Beyond Numbers

Publication:

California CPA Magazine

Date:

October 2017

Author:

Jeff Lenning

Often when we use Excel, we think of its ability to operate on numbers. But, Excel is also good at operating on other data types, such as dates and text strings. When we limit our use of formulas to numbers only, we miss out on many opportunities for efficiency. In this article, I’ll talk about one of my favorite text operations, and, how it just got way better in a recent update.

One of my most-used text operations is that of joining text values together. This operation is known as concatenation. Traditionally, concatenation was performed by using the CONCATENATE function, or by using the concatenation operator (&). Let’s visualize this idea with an example.

Let’s say we’ve exported an account list from our accounting system. The primary account is in column A, and the subaccount is in column B. We need to combine them into a full account and separate them with a colon, as shown in Figure 1, column C.

The following formula, written into C2, uses the CONCATENATE function to accomplish this task.

 =CONCATENATE(A2, “:”, B2)

Or, we could use the concatenation operator (&) instead, as shown here:

=A2 & “:” & B2

Both would join the values in A2 and B2 to create the combined, full account. We could then fill the formula down for the remaining accounts. While this would work if all accounts had a primary account and one subaccount, it wouldn’t work if some accounts had multiple subaccounts, or, if some accounts had only a primary account, as illustrated in Figure 2.

Fortunately, in a recent update to Excel 2016 for Windows subscription license, we have two new functions, CONCAT and TEXTJOIN.

The CONCAT function essentially replaces CONCATENATE, and Microsoft recommends using it going forward, as CONCATENATE is available only for backwards compatibility.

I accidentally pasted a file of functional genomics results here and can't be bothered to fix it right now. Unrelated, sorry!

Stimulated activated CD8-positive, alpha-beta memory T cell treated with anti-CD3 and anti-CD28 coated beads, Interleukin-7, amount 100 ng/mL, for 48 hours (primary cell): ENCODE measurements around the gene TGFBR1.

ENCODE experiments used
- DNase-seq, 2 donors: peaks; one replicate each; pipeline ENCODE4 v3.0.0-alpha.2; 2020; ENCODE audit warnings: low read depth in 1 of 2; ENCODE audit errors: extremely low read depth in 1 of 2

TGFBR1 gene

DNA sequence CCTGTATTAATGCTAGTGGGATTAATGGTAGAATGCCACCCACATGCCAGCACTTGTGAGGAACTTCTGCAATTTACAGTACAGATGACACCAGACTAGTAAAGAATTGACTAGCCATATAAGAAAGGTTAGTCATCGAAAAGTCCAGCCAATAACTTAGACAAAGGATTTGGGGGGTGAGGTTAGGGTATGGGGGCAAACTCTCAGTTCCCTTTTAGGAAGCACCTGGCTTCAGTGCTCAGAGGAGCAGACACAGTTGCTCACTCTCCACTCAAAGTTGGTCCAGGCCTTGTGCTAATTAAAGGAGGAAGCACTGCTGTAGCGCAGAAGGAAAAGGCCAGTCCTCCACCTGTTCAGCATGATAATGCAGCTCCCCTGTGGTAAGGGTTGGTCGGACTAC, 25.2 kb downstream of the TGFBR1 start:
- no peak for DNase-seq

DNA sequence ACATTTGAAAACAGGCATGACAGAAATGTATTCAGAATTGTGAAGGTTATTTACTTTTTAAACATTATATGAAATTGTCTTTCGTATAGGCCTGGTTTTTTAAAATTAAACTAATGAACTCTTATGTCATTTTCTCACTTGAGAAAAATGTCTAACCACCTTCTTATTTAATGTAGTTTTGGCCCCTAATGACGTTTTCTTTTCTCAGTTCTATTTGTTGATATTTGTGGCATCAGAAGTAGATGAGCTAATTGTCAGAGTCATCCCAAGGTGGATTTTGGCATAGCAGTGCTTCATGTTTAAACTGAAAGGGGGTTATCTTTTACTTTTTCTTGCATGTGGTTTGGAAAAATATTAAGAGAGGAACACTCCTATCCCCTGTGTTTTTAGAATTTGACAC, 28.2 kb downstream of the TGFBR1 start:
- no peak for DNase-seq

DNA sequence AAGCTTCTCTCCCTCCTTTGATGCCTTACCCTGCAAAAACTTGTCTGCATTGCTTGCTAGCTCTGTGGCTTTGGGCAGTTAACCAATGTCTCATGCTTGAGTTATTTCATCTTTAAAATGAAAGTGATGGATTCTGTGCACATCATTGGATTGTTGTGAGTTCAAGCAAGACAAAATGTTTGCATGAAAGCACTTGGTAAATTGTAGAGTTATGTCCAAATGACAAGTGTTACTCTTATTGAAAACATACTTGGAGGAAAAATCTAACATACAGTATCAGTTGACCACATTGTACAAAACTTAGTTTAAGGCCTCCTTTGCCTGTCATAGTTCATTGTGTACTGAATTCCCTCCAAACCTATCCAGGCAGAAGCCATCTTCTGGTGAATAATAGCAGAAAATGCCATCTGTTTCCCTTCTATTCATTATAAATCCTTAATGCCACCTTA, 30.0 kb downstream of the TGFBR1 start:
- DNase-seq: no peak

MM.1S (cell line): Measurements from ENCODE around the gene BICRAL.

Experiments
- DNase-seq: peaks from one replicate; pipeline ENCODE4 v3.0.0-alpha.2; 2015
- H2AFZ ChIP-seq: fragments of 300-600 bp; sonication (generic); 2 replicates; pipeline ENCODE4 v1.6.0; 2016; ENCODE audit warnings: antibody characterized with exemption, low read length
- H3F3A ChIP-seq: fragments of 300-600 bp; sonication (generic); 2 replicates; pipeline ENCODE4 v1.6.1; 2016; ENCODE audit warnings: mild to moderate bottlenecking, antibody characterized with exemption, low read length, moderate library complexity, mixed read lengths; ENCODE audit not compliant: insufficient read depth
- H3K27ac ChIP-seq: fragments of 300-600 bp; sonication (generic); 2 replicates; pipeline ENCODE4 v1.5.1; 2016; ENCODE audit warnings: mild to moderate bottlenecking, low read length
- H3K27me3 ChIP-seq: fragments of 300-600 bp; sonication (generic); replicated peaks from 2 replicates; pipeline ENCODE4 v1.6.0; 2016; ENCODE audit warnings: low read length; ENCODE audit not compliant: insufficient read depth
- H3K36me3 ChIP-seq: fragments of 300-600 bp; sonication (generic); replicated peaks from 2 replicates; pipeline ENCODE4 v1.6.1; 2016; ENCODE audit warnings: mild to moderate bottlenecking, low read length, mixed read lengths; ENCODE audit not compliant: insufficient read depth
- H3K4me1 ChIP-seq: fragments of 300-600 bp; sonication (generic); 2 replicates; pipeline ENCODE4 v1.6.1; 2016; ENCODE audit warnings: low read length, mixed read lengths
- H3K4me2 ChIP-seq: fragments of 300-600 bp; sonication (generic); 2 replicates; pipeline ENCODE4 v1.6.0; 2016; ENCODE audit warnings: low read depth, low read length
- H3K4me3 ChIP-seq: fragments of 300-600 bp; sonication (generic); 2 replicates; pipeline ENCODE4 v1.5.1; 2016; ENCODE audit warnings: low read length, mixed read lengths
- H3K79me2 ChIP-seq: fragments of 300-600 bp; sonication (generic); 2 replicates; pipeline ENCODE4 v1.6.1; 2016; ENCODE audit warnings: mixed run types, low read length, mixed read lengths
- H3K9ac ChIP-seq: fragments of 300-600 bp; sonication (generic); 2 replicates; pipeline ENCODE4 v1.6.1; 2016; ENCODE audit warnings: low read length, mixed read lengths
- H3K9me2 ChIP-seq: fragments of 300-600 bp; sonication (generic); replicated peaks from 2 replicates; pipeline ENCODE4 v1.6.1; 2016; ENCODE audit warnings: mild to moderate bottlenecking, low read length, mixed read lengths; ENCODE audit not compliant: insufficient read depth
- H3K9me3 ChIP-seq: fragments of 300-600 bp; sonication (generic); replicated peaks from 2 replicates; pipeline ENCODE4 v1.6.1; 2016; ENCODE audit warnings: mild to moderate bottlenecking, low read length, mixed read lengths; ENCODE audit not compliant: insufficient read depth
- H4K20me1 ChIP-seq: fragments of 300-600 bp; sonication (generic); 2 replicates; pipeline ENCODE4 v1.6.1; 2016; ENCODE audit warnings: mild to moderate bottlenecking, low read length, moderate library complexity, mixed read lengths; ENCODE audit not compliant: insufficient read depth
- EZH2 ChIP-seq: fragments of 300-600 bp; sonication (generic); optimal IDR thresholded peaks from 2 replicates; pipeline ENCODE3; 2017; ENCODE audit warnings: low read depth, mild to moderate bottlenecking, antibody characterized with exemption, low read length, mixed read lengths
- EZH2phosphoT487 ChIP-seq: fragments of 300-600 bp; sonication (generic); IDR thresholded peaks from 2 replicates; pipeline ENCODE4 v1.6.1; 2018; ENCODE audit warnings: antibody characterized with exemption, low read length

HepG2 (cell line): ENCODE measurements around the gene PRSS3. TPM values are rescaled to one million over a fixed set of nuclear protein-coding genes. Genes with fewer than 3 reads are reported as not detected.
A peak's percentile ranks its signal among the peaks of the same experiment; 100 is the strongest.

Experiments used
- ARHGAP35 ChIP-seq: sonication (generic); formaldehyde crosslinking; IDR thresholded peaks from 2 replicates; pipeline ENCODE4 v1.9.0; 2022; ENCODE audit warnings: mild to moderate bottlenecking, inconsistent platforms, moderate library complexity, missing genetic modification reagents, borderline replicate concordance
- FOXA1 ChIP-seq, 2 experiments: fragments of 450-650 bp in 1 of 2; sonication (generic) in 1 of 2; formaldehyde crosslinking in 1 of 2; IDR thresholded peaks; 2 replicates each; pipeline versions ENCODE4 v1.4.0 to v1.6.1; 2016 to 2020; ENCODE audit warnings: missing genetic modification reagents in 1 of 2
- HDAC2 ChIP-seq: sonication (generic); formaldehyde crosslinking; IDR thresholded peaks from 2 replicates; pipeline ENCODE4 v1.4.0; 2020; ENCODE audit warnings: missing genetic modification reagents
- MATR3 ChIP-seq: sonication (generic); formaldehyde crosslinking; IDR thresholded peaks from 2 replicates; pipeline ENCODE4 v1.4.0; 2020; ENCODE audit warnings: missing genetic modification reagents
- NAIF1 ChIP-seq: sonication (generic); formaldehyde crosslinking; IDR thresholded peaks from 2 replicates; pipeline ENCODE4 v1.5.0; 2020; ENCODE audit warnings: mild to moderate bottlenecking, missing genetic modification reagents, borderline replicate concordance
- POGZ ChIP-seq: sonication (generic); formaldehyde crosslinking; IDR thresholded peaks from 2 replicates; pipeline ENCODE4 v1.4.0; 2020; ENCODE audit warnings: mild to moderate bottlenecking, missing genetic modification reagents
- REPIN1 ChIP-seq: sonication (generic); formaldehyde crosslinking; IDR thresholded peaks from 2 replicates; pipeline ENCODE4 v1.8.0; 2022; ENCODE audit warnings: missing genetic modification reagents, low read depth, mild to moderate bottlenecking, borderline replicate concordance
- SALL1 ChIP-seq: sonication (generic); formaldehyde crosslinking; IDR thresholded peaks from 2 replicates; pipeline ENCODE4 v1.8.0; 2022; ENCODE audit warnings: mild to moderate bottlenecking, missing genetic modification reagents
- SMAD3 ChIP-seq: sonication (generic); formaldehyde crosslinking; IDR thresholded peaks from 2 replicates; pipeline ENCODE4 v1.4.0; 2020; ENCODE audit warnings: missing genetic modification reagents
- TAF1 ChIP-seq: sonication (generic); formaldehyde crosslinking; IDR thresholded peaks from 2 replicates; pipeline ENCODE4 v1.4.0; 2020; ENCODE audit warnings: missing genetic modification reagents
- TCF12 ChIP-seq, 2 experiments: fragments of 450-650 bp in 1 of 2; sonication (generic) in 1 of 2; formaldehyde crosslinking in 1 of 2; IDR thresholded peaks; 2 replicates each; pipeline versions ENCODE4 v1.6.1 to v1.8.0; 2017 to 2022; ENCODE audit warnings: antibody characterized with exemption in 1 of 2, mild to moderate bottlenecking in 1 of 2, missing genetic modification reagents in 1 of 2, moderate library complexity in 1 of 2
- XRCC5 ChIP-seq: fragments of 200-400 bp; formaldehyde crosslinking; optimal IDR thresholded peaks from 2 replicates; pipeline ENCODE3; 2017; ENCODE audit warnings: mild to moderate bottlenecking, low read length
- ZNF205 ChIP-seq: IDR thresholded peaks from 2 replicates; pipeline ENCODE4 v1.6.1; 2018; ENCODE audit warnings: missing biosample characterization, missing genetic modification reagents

The big improvement in CONCAT is that it accepts a range reference, rather than being restricted to single-cell references.

The TEXTJOIN function joins cell values and allows us to specify a delimiter, such as a colon. The first function argument is the delimiter, the second allows us to skip blank cells, and the third is the range of cells to join. For example, the following formula written in D2 would combine the accounts with a colon delimiter, and could be filled down to work for all rows:

 =TEXTJOIN(“:”,TRUE,A2:C2)

The result of this formula is illustrated in Figure 3, column D.

I use concatenation all the time in my workbooks, and these new options will enable me to use it even more often. I hope they will help you out as well, and remember, Excel rules!

A quick note about Excel versions: Excel 2016 for Windows is offered with two licenses, a perpetual license and a subscription license. The perpetual license is the way we’re used to buying Excel. Buy it once, install it and use it forever. If you’re an O365 user, then you have a subscription license. The subscription license receives updates and enhancements, including new features and functions. The perpetual license doesn’t receive new features and functions. So, if you’re on a perpetual license, you may not see the CONCAT and TEXTJOIN functions, which were enhancements made in subscription licenses.

This article was written by Jeff Lenning